Bikes of All Shapes and Sizes
--There was a time when I really loved BMX bikes, but it’s been a few years since I appreciated one like I did the first summer I owned my Mongoose Expert. That August was, or I recall it as, exceptionally hot. But I rode that damn bike all day, every day. It wasn’t that I had an insatiable urge to ride, but my Mom told me to share it with my older brother until he got a new bike for his birthday in September. I remember petitioning against the ruling, and being awarded a stipulation that he was only to ride it when I wasn’t, therefore, I rode it all day, every day for a month. Looking back, it was certainly selfish, but I’m proud to have been wise enough to ‘find the loophole’ if you will, and use the rules to my advantage. He never did ride it, and my month-long 20′ Tour de Whatever either honed my condition or kept me in a chronic state of dehydration. I can’t exactly remember after all these years.
At some point, I grew out of 20′ BMX bikes both figuratively and literally. It was about the time that Mountain Bike Action magazine started hitting the shelves. I remember the first cover bike. I though it looked stupid. And Mountain Bike Action? It was clearly a sister publication to BMX Action. So I wondered how a magazine I loved and trusted could be associated with this invasion of bastardized big-wheeled monsterbikes. So it was a strange time for me, since my BMX bike felt too little and I damn sure wasn’t going to trade up for this new ‘thing’ with bullmoose handlebars and road bike gears on it. Life didn’t seem fair. That is until I saved up some summer money and bought my first motorcycle. Needless to say, motorcycles begat automobiles which begat cruising for chicks which begat lots of wasted time, but it sure was fun. And so the bike I’d grown up loving sat forgotten, in a dusty corner of the garage being slowly covered in cobwebs and boxes of crap that so often accumulate in dusty garage corners. I doubt I’m alone in saying I found myself in college before I re-discovered the bike. And by this time mtn. bikes looked normal, at least in my eyes, and grown up dudes on BMX bikes looked stupid. They still do today and I don’t know why, it just seems that big wheels come on man bikes and little wheels come on kid bikes. And for the giants that roam freely in our society, we have even bigger wheels. I have a friend who has a 26′ bike and he looks stupid because he’s a monster. He should get a 29er.
Anyway, here’s what got me started: a great way to package bikes. We have a system similar to this. We call it ‘Ready to Ride’ and although it’s a great packaging system, maybe we should dress it up a bit. I like the clear plastic window that allows you to see the goods. The Aaron Ross Flick Trix Signature Bike is a sweet little ride, and it’s certainly light at roughly 24 grams. We liked the geometry and felt like it didn’t hold us back on any tricks, but the hideous color scheme and a loose headset keep us from giving it high marks. The guy that rides this bike (the full size, but still-too-small-kiddie-version) is a pretty hot street rider. We found this video on You Tube the other day. It’s not the best one of his, but it hit home as there’s a tiny clip of Aaron riding right here in Little Rock at about 2:45. All I can do is shake my head and be in awe of the athletic talent that guys like him display on the bike. What I’m most impressed by is his situational awareness. If you watch this video and some of his others, you’ll see that he does a lot of backwards riding, while not exceptional in its own right, he does it a lot towards handrails or walls and knows exactly when to launch up onto the object into a variety of grinds or positions. He rides his kiddie bike on every urban surface he can find. No patch of concrete nor piece of steel is safe. This guy doesn’t discriminate.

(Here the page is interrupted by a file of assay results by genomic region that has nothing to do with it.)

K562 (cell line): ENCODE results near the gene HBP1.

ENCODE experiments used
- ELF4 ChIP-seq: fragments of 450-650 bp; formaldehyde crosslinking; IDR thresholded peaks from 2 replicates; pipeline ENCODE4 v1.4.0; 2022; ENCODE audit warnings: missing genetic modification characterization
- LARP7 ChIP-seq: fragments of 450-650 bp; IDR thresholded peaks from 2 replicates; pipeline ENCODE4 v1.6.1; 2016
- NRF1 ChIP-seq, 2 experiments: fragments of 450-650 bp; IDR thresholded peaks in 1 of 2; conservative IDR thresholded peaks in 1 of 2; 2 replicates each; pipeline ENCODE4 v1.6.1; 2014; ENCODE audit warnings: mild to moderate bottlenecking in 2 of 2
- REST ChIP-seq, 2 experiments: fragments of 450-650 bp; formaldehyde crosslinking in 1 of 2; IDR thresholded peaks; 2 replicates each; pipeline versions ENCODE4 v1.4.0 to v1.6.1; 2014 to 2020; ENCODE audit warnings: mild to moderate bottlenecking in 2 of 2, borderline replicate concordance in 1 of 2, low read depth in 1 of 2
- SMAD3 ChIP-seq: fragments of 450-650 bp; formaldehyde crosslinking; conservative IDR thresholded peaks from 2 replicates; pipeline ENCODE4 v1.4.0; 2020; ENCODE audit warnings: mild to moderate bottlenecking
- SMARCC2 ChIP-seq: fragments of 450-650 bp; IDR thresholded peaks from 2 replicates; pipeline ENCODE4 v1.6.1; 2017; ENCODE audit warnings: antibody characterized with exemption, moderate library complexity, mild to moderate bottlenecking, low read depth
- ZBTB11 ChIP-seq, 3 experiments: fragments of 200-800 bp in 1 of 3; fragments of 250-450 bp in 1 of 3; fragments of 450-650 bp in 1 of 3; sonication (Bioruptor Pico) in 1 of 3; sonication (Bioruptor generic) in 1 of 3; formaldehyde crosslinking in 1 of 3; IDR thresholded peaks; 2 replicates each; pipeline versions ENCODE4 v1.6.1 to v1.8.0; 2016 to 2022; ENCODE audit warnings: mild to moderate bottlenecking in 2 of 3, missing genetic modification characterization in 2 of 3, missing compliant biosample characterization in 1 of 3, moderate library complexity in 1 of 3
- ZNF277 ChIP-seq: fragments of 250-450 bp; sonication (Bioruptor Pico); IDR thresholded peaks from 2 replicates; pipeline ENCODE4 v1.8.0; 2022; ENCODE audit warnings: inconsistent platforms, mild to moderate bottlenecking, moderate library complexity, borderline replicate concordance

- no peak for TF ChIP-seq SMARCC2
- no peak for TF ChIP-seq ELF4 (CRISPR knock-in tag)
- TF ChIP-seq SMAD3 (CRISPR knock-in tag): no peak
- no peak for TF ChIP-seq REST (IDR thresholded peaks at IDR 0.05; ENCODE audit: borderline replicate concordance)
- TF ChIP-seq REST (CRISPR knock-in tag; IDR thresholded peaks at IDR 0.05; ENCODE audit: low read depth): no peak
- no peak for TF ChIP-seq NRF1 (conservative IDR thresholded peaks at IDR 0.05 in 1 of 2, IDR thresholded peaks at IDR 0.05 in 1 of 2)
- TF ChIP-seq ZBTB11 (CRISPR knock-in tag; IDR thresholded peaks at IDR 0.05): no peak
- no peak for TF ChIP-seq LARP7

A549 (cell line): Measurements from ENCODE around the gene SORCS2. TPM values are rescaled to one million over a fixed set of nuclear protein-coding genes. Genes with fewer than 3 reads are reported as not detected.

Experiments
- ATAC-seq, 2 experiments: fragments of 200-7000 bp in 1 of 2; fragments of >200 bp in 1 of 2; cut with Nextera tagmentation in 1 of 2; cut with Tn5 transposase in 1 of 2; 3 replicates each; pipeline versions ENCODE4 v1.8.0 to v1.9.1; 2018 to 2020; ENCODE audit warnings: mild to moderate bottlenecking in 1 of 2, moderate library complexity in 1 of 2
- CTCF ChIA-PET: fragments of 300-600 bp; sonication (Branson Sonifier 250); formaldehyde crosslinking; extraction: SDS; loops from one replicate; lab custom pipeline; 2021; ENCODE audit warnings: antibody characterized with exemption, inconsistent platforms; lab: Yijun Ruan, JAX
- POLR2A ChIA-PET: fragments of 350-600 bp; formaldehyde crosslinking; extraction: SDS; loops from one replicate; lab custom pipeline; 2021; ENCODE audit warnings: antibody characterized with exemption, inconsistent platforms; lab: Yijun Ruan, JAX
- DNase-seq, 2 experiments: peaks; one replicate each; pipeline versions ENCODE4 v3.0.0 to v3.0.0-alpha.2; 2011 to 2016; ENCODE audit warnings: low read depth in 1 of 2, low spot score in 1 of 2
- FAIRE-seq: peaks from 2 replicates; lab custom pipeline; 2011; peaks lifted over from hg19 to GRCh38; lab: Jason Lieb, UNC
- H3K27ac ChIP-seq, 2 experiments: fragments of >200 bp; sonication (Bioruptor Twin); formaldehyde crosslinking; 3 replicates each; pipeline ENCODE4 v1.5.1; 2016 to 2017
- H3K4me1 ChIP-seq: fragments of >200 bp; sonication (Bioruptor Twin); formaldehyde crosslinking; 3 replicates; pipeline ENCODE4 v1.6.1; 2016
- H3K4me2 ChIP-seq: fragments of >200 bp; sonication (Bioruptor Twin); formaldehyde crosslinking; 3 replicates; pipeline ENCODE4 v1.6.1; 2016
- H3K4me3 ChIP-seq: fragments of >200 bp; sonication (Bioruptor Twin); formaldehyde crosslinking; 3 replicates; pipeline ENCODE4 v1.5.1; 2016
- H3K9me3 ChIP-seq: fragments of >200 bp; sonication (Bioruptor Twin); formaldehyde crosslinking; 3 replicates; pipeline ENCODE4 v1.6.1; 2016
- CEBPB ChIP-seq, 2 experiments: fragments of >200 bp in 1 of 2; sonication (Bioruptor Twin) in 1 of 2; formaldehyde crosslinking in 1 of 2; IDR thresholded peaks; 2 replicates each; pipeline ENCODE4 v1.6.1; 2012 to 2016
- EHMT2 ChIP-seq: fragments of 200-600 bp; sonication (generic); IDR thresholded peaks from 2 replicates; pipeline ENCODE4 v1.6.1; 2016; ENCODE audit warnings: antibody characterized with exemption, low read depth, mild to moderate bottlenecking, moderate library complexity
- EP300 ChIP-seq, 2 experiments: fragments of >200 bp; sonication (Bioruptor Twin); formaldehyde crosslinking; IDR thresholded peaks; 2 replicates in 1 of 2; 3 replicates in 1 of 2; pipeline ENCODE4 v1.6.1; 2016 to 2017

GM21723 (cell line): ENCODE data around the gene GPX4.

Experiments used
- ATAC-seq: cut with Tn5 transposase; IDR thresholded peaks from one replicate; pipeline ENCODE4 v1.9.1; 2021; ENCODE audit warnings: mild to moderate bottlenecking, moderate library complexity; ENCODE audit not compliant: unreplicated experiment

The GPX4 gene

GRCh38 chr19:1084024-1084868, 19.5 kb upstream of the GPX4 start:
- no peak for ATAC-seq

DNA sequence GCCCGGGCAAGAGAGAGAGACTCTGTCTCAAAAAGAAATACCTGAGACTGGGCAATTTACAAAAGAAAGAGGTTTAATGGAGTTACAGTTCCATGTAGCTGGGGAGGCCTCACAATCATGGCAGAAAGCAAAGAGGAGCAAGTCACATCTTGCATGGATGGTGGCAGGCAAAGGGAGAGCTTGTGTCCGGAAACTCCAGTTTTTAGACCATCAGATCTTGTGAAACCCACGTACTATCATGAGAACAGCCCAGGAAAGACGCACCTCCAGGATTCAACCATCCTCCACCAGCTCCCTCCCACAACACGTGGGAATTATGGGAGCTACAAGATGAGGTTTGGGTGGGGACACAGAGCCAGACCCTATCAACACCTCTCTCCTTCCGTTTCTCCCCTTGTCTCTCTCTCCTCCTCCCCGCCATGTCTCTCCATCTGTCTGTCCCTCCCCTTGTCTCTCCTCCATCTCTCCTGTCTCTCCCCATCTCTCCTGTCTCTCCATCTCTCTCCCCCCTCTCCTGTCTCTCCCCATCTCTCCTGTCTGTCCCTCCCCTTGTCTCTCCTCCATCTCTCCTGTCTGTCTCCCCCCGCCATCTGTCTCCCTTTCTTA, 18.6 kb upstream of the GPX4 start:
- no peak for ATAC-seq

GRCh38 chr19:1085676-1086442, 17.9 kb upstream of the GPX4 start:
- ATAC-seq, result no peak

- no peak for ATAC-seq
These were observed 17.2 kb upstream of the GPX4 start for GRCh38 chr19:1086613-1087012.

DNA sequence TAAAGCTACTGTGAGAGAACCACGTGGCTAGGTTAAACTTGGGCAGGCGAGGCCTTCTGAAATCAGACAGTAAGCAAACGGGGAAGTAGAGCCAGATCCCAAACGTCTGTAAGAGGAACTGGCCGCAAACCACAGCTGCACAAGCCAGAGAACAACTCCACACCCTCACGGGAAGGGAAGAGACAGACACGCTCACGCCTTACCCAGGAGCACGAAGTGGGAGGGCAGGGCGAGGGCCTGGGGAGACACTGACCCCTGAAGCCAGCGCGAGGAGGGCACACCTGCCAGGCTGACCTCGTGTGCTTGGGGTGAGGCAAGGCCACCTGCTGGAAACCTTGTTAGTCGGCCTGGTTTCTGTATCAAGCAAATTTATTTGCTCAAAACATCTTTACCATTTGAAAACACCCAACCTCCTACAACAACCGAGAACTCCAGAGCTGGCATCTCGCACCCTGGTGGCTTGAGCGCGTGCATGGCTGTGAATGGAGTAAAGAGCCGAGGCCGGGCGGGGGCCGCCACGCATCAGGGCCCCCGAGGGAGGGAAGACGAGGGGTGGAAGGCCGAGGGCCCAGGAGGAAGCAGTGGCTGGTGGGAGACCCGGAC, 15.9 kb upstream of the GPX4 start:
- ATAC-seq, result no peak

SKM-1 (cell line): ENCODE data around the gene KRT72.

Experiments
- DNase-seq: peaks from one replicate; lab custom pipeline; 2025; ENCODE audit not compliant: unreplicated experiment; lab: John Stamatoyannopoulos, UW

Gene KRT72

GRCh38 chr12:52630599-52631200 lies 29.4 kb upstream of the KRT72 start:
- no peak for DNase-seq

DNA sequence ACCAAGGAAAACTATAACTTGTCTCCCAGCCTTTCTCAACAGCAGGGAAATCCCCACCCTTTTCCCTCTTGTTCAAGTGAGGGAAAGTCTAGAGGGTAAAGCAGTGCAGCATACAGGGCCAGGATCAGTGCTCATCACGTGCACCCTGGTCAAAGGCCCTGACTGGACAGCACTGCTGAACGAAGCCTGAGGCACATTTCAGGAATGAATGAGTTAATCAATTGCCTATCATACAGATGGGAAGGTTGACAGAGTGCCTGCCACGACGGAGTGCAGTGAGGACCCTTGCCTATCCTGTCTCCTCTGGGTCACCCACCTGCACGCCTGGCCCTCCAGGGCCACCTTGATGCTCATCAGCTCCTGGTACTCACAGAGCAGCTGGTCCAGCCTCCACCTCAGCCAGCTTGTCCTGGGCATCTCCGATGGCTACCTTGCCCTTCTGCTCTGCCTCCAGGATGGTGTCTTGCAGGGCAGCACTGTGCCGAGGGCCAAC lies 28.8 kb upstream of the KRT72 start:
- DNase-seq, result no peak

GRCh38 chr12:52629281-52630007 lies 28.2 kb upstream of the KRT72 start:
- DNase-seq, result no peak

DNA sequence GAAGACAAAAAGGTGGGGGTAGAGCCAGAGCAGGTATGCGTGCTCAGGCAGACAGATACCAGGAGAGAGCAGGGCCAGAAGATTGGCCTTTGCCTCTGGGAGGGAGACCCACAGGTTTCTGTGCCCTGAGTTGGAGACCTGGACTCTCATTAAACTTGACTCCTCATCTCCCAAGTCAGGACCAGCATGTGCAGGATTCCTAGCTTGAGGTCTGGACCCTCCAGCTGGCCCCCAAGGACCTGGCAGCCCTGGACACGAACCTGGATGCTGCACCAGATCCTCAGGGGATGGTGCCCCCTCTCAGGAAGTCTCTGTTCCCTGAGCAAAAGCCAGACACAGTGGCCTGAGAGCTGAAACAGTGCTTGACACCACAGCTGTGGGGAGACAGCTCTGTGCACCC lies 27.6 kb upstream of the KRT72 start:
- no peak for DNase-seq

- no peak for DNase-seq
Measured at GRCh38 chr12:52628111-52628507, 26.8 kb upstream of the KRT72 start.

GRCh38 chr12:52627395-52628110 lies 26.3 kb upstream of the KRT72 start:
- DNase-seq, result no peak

--Who knew that crusty machines that maybe, possibly made parts for WWII aircraft could someday have some artistic appeal. It appears that there is beauty in everything, it just takes the right set of eyeballs and a thick smear of mill oil and steel grit. The most important lesson for me is ‘oil worm liberally every day’. Words to live by indeed.
--With the prospect of a 750g road frame, I’m wondering how long it’ll be before I’ll be able to build up a 15lb single-speed mountain bike. Bikes get lighter and lighter, and so far I’m impressed. I haven’t broken a bike in years. And my perception is that we could continue on this path for a while with the hope (fingers crossed) that the engineers will still build-in plenty of fudge factor for those moments when things go a bit wrong. I could see it having a belt drive. They’re superlight and perhaps the most important feature, quiet. I’m sure my 15 pounder will be carbon fiber, and since most carbon bikes have large diameter tubing, sometimes resonance in the frame is awful when the drivetrain gets dirty. Maybe it’s different in other places, but here in Arkansas, it never fails -- sandy spots in the trail are always preceded by a water crossing.
--The guy who built this bike is clearly not afraid of sand and embraces what the rest of the mountain biking world hates with passion. It seems that all it must take to love riding in the sand is a specialized machine with four hubs, four rims and car sized inner tubes. This picture reminds me of a mutant newborn anything (pick an animal) where a minute could be the difference between life as a weirdo and a gasping horrific death. This is that few moments of time captured, the freak mutant alive and breathing. I don’t see it making a big splash in the mountain bike gene pool.